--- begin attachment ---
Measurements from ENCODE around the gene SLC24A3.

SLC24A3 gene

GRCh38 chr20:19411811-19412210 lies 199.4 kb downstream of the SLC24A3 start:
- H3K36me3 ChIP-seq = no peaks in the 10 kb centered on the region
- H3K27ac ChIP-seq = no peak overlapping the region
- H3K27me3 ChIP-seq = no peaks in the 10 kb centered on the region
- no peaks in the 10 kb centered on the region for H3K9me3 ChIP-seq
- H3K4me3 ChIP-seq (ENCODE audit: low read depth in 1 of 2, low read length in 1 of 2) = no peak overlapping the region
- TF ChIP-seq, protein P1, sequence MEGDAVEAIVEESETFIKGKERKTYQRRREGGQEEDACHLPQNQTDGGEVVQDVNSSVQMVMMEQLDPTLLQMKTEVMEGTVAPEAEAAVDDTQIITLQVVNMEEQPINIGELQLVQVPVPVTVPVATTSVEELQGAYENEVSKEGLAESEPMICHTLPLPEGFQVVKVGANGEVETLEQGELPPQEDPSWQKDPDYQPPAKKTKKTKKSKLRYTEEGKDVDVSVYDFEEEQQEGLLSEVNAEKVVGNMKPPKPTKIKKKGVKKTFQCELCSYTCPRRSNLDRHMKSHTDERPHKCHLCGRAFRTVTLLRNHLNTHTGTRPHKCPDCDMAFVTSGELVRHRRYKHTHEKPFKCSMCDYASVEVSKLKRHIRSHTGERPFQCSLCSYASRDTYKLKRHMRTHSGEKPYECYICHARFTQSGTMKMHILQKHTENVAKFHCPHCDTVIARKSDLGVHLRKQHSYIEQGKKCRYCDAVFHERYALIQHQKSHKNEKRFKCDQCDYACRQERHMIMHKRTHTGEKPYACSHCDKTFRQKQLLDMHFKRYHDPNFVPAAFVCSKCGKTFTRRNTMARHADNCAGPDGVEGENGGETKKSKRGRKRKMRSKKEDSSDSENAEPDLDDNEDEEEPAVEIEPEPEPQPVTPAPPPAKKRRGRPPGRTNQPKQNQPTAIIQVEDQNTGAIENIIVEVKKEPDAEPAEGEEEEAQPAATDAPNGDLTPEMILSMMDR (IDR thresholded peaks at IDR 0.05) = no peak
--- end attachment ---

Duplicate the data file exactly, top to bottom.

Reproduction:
Measurements from ENCODE around the gene SLC24A3.

SLC24A3 gene

GRCh38 chr20:19411811-19412210 lies 199.4 kb downstream of the SLC24A3 start:
- H3K36me3 ChIP-seq = no peaks in the 10 kb centered on the region
- H3K27ac ChIP-seq = no peak overlapping the region
- H3K27me3 ChIP-seq = no peaks in the 10 kb centered on the region
- no peaks in the 10 kb centered on the region for H3K9me3 ChIP-seq
- H3K4me3 ChIP-seq (ENCODE audit: low read depth in 1 of 2, low read length in 1 of 2) = no peak overlapping the region
- TF ChIP-seq, protein P1, sequence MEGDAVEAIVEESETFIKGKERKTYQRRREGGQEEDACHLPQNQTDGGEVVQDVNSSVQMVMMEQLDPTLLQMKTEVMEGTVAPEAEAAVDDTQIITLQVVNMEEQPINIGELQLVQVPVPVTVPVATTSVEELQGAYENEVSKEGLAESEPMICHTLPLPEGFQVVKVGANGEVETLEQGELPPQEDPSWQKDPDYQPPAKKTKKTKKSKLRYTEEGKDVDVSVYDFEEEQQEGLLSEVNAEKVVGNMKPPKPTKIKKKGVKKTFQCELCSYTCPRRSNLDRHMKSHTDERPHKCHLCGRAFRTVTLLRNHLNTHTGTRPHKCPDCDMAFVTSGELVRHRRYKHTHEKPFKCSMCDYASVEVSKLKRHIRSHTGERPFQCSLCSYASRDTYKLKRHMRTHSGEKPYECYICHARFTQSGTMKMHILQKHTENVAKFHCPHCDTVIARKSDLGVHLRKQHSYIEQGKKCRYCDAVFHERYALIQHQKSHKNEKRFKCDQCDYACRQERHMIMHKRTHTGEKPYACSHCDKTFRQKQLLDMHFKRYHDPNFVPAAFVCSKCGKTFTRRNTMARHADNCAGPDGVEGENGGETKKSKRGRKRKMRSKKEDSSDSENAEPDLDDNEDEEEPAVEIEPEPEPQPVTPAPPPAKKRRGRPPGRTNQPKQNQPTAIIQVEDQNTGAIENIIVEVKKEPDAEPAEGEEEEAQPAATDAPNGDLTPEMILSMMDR (IDR thresholded peaks at IDR 0.05) = no peak